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Chapter 11: Forestry
Lund, H. Gyde; Befort, William A.; Brickell, James E.; Ciesla, William M.; Collins, Elizabeth C.; Czaplewski, Raymond L.; Disperati, Attilio Antonio; Douglass, Robert W.; Dull, Charles W.; Greer, Jerry D.; Hershey, Rachel Riemann; LaBau, Vernon J.; Lachowski, Henry; Murtha, Peter A.; Nowak, David J.; Roberts, Marc A.; Schram, Pierre; Shedha, Mahadev D.; Singh, Ashbindu; Winterberger, Kenneth C. 1997. Chapter 11: Forestry. In: Philipson, Warren R., Editor-in-Chief. Manual of Photographic Interpretation, Second Edition. Bethesda, MD: American Society for Photogrammetry and Remote Sensing. p. 399-440.
Foresters and other resource managers have used aerial photographs to help manage resources since the late 1920s. As discussed in chapter 1, however, it was not until the mid-1940s that their use became common. Obtaining photographic coverage was always a problem. For many areas of the world, reasonably complete coverage did not exist until after World War II. In addition, aerial photographs were generally not used stereoscopically for forest applications or as bases for sampling frames until the 1950s although field application of stereoscopic techniques often preceded formal documentation by ten to fifteen years.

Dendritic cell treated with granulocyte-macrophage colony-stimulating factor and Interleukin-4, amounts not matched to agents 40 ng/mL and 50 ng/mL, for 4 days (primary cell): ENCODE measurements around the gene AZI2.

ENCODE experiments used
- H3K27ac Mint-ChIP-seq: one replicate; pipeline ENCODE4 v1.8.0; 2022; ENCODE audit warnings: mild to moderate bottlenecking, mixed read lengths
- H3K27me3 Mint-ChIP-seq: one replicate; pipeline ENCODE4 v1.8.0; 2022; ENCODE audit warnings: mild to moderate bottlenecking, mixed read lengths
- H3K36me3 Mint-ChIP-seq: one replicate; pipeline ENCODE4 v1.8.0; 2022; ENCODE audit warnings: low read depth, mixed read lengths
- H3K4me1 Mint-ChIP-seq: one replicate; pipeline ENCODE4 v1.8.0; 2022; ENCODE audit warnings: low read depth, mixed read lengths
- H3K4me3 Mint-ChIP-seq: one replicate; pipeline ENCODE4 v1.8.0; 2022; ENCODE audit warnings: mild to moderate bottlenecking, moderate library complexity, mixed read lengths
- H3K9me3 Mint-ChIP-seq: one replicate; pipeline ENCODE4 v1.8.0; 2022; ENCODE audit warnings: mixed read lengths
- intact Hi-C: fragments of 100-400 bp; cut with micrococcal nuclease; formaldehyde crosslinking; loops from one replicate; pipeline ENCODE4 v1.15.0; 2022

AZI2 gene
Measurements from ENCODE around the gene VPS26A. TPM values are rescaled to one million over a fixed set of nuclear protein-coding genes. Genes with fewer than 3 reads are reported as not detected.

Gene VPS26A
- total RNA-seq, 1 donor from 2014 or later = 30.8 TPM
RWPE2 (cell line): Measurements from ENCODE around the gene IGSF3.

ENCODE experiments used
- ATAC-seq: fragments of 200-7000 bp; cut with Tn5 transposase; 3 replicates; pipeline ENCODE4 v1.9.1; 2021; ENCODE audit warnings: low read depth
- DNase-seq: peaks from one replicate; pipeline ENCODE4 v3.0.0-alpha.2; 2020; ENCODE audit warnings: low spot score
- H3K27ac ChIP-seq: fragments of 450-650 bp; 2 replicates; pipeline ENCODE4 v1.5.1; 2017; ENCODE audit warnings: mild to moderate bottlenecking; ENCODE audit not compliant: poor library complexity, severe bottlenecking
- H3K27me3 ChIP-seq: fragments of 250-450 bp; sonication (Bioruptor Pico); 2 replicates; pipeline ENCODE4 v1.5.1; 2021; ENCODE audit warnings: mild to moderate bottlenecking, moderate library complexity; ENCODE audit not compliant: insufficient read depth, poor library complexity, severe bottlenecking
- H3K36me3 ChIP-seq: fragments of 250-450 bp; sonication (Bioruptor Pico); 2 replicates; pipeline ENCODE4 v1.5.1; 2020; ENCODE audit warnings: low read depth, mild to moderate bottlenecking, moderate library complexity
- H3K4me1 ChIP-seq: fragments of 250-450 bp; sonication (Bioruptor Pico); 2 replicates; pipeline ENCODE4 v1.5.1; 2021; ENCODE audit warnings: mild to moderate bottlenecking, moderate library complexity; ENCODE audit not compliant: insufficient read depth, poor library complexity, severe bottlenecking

Keywords: forestry, aerial photographs, photographic coverage
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Title: RMRS Other
Publications: Chapter 11: Forestry
Electronic Publish Date: April 9, 2009
Last Update: April 9, 2009
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